Counselor Education 639

COED 639: Counseling and Spirituality

Prerequisite: COED 610 and COED 611 or with permission of instructor

Credit Hours: (3)   

This course will examine the interface of counseling and spirituality. Spirituality will be explored from multiple perspectives and orientations. Topics will include dynamics that interact with health, pathology, and development, intervention methods, counselor belief systems, mindfulness, spiritual competencies, and exploring and exercising each student’s unique approach to spirituality counseling.


Detailed Description of Course

The primary topics to be included in this course are: differences and similarities between spirituality and religion, transcultural themes/values in spiritual and religious paths, spirituality and human development, counselors and spiritual teachers, identifying and diagnosing spiritual problems, spirituality and supervision, assessment and spirituality, techniques for working with clients about spirtitual concerns, student self assessment, transpersonal counseling, and cross-cultural awareness and application for approaching spiritual/religious issues in counseling.


Detailed Description of Conduct of Course

The course will consist of an interaction of the didactic and experiential.  There will be an expectation of active class involvement and participation, participation in small groups to assist in the personal awareness process, journal entries that will contain student responses to class readings, experiences, ideas, reactions, insights, and observations, a spiritual autobiography, critical book review of a student selected book examining spirituality, and a group presentation on a topic selected by each small group.  Additionally, there will an emphasis on the clinical application of material learned in class through the case study method and role-plays, extensive use of Web-CT for out-of-class student discussions, DVD's, and guest speakers. 


Goals and Objectives of the Course

Upon completion of this course, students should be able to:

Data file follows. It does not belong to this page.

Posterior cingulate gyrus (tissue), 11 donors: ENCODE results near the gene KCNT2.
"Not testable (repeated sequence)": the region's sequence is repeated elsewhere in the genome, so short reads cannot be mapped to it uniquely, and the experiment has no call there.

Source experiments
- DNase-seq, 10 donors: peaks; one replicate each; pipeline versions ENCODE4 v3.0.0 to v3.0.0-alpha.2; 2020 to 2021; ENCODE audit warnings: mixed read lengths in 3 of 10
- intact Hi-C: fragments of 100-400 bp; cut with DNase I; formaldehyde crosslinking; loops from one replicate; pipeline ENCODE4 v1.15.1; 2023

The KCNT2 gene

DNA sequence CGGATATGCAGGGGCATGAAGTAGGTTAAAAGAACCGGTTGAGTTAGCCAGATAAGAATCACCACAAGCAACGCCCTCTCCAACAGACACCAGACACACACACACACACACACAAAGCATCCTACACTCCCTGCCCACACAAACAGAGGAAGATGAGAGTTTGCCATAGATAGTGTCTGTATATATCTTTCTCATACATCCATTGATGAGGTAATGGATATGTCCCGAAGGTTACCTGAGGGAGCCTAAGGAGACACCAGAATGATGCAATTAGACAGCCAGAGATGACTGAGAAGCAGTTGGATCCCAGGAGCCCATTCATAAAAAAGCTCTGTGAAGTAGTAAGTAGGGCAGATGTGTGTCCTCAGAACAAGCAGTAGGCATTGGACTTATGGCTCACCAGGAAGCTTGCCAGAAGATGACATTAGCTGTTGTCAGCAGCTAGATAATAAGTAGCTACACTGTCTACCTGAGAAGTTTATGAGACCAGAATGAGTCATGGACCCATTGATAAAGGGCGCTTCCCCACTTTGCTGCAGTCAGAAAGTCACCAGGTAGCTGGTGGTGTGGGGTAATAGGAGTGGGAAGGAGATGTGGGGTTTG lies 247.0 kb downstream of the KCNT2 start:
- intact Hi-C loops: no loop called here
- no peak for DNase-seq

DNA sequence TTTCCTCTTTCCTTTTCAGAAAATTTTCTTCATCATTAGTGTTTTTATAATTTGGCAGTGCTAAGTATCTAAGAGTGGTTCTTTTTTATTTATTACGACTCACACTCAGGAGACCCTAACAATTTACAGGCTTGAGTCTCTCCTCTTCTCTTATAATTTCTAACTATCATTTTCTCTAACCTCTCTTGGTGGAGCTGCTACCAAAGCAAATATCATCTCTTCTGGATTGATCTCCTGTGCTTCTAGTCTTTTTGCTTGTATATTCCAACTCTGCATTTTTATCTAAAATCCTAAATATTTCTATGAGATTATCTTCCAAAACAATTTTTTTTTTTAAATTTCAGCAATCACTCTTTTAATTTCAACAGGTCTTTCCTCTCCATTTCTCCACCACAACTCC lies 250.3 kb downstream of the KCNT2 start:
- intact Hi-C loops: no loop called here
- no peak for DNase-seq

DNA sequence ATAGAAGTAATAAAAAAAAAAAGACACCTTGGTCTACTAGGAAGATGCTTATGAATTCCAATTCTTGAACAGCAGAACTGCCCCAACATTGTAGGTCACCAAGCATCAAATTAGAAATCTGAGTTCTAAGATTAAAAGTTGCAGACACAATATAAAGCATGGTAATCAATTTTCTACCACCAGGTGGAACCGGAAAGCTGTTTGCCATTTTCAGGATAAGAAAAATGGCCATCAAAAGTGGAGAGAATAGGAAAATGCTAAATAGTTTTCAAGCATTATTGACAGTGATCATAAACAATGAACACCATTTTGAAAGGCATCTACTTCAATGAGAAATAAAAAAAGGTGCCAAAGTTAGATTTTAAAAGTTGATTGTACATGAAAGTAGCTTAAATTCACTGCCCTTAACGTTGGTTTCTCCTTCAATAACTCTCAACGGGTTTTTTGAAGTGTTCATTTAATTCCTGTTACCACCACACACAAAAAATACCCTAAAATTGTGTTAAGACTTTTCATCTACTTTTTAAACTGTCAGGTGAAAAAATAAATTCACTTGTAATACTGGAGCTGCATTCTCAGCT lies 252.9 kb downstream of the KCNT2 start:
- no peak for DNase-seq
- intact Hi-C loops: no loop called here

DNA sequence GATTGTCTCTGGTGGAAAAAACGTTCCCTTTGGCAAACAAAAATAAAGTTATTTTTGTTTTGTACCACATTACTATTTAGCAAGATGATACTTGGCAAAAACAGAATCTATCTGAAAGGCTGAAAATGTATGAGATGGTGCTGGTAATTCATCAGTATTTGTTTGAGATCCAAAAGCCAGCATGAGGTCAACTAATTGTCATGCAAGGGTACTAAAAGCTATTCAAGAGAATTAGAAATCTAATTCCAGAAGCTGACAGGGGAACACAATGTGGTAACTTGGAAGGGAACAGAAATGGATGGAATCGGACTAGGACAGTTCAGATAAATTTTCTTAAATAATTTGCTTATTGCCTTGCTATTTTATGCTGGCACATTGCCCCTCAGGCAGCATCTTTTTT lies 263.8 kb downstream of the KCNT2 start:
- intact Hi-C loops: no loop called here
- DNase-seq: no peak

1. Recognize the relationship between counseling and the religious and spiritual needs of clients;
2. Understand the relationship between the Judeao-Christian spirituality to that of other religious and non-religious spiritualities;
3. Understand the ways in which psychological and spiritual dynamics interact in health, pathology and development;
4. Evaluate their own belief systems as they may relate to their professional counseling careers;
5. Understand and implement the Association for Spiritual, Ethical, and Religious Values in Counseling (ASERVIC) nine spiritual competencies;
6. Explore ways in which spiritual dynamics can be appropriately addressed in counseling;
7. Provide opportunity to reflect on one’s own spiritual journey from the earliest stages of pre-religious spiritual awareness;
8. Understand the interface between counseling and spirituality;
9. Critically analyze the recent research on religion and spirituality in the context of the practice of counseling; and
10. Demonstrate understanding of clinical application of spirituality/religion and associated counseling implications.


Assessment Measures

The course grade will be determined on the basis of student performance in each  of the following areas:

1. Class attendance and participation        
2. Participation in small groups                 
3. Journal entries                                     
4. Spiritual autobiography                         
5. Book review                                        
6. Group presentation


Other Information



Review and Approval
February 2007